Greg Vanney can’t spare much of it, but he tends to be gracious with his time.
As an assistant coach for Major League Soccer’s Chivas USA, Vanney always is on the go year-round. But he tends to take time to talk about soccer, particularly about the development of younger players.
Vanney grew up playing in an era and area that wasn’t as polluted with some of today’s misplaced youth soccer priorities. Back when he played for Tempe Marcos de Niza and with the Tempe Soccer Club, having fun and competition were the objectives.
That freedom helped mold Vanney as a player and his coaching philosophies. He ran with what he learned as a youth to help him carve a 13-year professional career, becoming the state’s first bona fide soccer star in the process.
For his accomplishments at Marcos de Niza, azcentral.com named Vanney to its Arizona High School Sports Hall of Fame this year. Marcos de Niza was one of the state’s earliest soccer powers, winning two championships and sharing another before Vanney graduated in 1992.
The titles and scoring 83 career goals were nice, but Vanney also took pleasure in the games he played with his friends before school and during lunch. There was a group of more than 15 athletes Vanney grew up with and still stays in touch who pushed him just as much as he pushed them.
“As a player now you show up to a training session, and I see it because I’m involved with it now, but you don’t think about the game,” Vanney said. “You do what you are asked to do. When I played with the guys (at Marcos de Niza), you had to create your own situation, your own games. And we had millions of them. It forced you to be creative.
“When I was in high school, that was the most fun I had as a player.”
A couple of coaches and his family, including his parents Bill and Jeanette, also played key roles in Vanney’s development.
Bill helped start high school soccer in Arizona while working as a Marcos de Niza administrator. Growing up, Vanney also followed the soccer footsteps of his brother, Jim, Gilbert Perry’s boys coach.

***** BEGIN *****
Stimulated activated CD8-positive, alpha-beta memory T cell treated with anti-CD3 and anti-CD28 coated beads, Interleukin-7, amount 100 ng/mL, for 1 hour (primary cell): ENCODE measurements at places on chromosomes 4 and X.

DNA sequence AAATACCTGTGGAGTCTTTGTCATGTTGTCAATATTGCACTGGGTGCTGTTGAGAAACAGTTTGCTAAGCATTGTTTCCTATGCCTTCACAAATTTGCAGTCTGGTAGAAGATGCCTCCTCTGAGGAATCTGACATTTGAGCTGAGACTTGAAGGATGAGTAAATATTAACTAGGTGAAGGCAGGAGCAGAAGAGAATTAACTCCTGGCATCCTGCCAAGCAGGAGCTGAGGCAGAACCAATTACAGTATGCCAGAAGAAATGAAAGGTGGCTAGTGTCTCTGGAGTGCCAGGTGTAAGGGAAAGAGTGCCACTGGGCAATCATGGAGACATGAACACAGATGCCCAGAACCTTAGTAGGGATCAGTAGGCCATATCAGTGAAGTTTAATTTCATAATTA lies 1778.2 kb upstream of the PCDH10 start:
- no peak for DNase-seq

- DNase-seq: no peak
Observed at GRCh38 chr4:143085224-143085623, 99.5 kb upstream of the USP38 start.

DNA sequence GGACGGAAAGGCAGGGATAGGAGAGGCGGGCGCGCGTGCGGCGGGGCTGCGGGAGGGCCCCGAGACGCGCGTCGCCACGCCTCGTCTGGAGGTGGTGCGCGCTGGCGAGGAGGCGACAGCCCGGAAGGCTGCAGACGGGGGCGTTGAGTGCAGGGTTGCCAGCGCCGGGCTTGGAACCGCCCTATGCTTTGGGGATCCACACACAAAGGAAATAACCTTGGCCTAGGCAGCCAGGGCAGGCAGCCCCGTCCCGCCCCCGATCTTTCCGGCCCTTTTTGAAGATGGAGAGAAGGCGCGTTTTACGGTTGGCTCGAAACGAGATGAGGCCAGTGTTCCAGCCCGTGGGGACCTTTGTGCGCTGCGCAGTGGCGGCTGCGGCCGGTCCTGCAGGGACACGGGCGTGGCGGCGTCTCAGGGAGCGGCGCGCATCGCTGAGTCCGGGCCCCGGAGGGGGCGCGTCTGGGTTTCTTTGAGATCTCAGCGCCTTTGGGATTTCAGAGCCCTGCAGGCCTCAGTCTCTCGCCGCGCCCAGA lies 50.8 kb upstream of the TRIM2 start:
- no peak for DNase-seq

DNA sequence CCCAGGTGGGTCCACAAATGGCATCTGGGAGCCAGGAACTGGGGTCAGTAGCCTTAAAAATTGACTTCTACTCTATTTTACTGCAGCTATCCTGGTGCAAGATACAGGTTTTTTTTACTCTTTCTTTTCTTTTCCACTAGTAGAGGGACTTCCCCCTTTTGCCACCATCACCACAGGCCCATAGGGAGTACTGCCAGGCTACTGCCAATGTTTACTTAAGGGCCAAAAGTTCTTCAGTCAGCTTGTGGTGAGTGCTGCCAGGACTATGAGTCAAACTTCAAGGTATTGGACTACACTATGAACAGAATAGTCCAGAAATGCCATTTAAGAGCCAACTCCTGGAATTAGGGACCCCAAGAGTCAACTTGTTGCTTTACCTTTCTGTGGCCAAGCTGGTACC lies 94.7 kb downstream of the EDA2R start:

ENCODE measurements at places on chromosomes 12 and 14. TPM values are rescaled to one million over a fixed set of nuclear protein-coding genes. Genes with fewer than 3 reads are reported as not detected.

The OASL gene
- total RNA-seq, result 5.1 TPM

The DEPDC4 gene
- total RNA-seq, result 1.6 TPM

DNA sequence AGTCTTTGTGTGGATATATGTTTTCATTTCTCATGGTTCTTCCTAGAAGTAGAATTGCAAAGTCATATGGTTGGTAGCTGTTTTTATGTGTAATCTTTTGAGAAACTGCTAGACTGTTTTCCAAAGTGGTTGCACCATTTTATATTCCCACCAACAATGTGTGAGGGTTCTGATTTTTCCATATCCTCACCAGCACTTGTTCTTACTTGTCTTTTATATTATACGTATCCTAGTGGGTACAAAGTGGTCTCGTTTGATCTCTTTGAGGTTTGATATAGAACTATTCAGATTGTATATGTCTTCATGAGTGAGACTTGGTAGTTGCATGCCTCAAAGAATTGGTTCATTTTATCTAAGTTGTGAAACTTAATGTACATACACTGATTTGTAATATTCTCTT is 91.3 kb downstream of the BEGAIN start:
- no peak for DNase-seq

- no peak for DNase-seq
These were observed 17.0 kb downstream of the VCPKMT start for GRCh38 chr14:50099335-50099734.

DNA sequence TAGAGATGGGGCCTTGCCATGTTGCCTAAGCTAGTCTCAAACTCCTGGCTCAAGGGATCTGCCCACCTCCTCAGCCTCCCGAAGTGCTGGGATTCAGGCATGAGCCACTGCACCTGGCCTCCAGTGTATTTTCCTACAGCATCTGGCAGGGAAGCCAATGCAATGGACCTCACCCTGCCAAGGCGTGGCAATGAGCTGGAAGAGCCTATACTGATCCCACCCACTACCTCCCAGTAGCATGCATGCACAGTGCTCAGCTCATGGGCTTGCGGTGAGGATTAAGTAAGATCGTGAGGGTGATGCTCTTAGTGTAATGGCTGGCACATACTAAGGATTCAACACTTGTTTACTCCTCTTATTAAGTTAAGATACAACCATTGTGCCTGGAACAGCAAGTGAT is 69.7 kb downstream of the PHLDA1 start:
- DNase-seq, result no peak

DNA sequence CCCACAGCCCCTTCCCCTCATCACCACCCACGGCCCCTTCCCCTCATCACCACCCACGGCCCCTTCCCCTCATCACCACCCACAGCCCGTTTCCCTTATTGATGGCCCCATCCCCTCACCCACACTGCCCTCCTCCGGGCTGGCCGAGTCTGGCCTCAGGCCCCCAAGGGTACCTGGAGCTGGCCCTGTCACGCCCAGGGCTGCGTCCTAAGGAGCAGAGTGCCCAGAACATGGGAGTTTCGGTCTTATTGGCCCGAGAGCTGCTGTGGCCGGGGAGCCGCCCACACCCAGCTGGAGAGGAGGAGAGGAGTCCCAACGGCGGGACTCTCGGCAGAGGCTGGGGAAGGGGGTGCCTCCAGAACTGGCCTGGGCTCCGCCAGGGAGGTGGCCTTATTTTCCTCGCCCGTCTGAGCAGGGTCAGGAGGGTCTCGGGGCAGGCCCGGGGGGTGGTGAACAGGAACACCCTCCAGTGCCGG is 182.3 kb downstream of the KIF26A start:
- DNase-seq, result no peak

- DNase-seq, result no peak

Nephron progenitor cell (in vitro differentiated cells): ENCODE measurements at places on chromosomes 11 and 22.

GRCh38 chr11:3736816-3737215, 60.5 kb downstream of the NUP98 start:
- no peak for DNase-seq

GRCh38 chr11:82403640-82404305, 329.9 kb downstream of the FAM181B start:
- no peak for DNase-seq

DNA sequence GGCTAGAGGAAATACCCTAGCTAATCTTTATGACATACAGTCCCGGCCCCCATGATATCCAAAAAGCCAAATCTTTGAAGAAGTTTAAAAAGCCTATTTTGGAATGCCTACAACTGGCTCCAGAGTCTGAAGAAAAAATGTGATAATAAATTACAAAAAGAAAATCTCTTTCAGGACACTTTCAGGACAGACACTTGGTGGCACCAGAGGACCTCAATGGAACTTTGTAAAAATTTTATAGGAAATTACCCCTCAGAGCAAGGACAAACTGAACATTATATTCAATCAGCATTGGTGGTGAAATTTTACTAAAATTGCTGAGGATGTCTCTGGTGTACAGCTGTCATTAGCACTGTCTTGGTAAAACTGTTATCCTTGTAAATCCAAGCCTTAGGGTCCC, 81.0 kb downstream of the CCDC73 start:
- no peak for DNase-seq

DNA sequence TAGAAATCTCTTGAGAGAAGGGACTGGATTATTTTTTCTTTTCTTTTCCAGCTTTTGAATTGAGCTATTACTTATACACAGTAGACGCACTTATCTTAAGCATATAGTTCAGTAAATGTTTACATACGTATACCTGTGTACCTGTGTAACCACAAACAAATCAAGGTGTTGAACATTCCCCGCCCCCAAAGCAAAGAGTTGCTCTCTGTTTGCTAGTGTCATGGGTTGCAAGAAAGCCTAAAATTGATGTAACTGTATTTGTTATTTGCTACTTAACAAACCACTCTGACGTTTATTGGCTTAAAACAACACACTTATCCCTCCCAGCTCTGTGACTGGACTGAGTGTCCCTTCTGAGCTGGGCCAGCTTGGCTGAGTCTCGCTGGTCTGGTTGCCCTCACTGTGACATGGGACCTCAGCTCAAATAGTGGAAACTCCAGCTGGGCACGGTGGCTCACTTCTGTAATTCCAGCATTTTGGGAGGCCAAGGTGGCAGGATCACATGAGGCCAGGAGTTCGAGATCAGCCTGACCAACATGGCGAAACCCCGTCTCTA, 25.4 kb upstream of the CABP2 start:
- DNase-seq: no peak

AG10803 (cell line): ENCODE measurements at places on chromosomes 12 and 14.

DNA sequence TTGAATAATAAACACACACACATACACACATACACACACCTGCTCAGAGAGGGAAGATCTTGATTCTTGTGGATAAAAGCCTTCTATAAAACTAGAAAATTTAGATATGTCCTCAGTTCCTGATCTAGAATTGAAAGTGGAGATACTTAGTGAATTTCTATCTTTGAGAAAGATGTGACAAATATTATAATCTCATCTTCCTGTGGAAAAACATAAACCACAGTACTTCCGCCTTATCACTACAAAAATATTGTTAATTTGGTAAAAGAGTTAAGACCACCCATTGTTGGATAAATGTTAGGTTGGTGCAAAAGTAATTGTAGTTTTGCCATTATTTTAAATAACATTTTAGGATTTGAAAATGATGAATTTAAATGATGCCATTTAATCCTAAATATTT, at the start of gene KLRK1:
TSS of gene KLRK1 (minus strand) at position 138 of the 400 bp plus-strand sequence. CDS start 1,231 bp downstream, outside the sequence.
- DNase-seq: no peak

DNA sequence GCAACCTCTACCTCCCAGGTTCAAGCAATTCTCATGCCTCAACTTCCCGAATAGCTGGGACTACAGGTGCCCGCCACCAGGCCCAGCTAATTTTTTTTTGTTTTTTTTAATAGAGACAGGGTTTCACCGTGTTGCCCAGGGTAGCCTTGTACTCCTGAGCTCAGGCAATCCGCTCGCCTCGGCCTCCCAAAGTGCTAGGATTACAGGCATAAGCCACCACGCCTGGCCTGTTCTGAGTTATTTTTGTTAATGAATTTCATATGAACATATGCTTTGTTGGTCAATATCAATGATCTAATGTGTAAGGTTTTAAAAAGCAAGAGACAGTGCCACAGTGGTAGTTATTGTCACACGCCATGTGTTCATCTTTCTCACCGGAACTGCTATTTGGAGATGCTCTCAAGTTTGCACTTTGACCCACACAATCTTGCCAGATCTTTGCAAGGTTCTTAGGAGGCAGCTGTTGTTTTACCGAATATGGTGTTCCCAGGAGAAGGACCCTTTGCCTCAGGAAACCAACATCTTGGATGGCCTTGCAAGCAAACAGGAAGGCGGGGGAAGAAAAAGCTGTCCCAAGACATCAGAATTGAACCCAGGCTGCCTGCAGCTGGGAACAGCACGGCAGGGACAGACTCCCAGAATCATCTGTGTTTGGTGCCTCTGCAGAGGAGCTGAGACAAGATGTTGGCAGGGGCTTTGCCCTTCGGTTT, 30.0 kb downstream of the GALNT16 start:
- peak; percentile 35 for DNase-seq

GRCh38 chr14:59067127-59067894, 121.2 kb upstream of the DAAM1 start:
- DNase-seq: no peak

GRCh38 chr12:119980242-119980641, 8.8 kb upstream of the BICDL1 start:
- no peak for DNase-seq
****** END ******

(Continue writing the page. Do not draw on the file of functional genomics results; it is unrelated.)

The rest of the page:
Former Tempe Soccer Club and long-time Yavapai associate head coach Hugh Bell and former Marcos de Niza coach Jack Smythe also played instrumental roles in Vanney’s career, he said. Backed by a strong foundation, Vanney used his left foot, high soccer IQ and propensity to analyze every video shot of him to develop into a versatile player.
The 38-year-old played all over the field during his 10 years in the MLS, three years of first-division soccer in France and the 65 appearances he made for the United States men’s national team. During his days as a professional, Vanney prepared himself to become a coach, writing lessons plans for a club he formed in the Valley.
“One of my objectives has always been to bring a higher level of soccer and help the game grow,” said Vanney, who also became the first director of the first soccer academy, Real Salt Lake Arizona, that was attached to a professional team in the U.S.
Dedicating as much time as he has to soccer isn’t easy, but the support he’s received from his family in Arizona and California allows him to thrive in soccer, he said.
Vanney and his wife, Amy, whom he met during his senior year at Marcos de Niza, live in Southern California along with their daughter Kaia, 8, 4-year-old twins, Dylan and Mason, and Christian, 14 months.
“I can’t do this without them,” Vanney said.